Research Highlight
June 15, 2005
From 6th Grade to the CMB
by Sarah Hansen
From 6th Grade to the CMB
The Space Explorers Program is a multi-year extracurricular enrichment program for middle- and high-school minority students from Chicago's South Side who are interested in math and science. The goal for the 2003/2004 academic year was to have students measure the temperature of the Cosmic Microwave Background and understand the cosmological significance of that measurement. Students first investigated what temperature is and explored ways to measure temperatures of remote objects. After detailed discussions about cosmology, students determined the CMB temperature using state-of-the-art instruments. The results of the students' experiment are consistent with professional determinations, and represent the first time that such measurements have been made by pre-college students.
Learning the Background. Students in the program had little experience with the physics of temperature, so we began the year with the basics. Students performed hands-on activities that explored the temperature-volume relationship, how household thermometers work, and the calibration of unlabeled thermometers. Students next investigated remote detection, using the light emitted by hot objects as an indicator of temperature. We discussed measuring the temperature of an electric stove burner, the filament of a light bulb, and the Sun in this manner. Students then used photometric data from the Sloan Digital Sky Survey to estimate the temperatures of other stars, and were challenged to find the closest star of the same temperature as the Sun.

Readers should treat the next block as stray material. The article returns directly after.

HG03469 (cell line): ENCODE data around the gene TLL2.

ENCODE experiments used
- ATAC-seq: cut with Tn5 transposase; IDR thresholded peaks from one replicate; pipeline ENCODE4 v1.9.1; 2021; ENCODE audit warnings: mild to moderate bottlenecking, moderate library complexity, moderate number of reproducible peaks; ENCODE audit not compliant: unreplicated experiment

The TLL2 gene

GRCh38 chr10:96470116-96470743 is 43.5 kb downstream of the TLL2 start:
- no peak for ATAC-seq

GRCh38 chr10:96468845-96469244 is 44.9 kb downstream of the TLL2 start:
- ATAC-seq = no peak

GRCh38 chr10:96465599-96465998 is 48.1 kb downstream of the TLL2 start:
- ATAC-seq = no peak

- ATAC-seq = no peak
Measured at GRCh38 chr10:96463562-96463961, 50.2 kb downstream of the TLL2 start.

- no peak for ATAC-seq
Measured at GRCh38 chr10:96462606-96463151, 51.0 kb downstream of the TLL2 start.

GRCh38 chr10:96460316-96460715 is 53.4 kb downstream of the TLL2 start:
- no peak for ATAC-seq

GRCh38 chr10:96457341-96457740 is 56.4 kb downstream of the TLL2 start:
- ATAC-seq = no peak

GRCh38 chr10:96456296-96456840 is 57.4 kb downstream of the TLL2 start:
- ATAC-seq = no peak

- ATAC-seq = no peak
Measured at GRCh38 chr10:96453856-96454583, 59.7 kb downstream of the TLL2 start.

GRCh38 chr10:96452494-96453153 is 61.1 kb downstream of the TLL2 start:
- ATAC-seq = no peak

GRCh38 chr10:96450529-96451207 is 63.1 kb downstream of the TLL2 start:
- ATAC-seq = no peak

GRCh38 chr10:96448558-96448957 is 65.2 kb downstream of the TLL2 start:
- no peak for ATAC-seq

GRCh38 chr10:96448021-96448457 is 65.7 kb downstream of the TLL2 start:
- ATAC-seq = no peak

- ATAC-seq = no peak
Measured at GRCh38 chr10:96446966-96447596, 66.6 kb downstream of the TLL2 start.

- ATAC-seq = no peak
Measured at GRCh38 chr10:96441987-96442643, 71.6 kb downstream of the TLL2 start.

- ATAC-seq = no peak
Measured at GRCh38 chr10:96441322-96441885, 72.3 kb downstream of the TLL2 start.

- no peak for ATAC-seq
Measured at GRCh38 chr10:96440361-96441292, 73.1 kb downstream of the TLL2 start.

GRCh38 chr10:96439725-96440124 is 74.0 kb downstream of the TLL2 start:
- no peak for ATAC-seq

Measuring the CMB Temperature. We spent several class periods discussing the evolution of the universe, and ‘reenacted’ the experience of a photon at the time of recombination. We explored the characteristics of the light from that time, and what must have happened to that light as the universe expanded. Students recognized that the current temperature of the CMB is an important cosmological indicator.
Microwaves are emitted by the atmosphere as well as by the CMB. Consequently, we must correct the measured power in our ground-based, 30 GHz experiment for the contribution from the atmosphere to our signal. This atmospheric foreground can be removed by measuring the total power received at different zenith angles. Most students in the program have not had trigonometry, so before doing the experiment we made physical models of the atmosphere. This hands-on learning helped students gain an intuitive understanding of the geometric relationship between zenith angle and atmospheric thickness.
Collecting Data. Our experiment employed a 30 GHz receiver from the BIMA array that we set up especially for student use. Students measured the total power collected by the instrument at several different zenith angles, and calibrated carefully each time to convert the measured power into temperature. By measuring the power received at different zenith angles, the CMB temperature can be determined.
Applying graphing skills they had strengthened during the year, students extrapolated their data to determine the temperature of the Comic Microwave Background. This plot shows student data determining the CMB temperature to be ~3K.
Summary. The middle- and high-school students in the Space Explorers program spent a year developing the skills and conceptual foundation necessary to measure the temperature of the Cosmic Microwave Background. They strengthened their graphing skills, learned to make careful measurements, and analyzed complicated data. Along the way, they gained an understanding of the physics of how thermometers work, explored measuring temperatures of stars, and learned about cosmology. With professional instruments made available by the Carlstrom group at the KICP, the students successfully measured the 3K temperature of the Cosmic Microwave Background.
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KICP Students: Sarah M. Hansen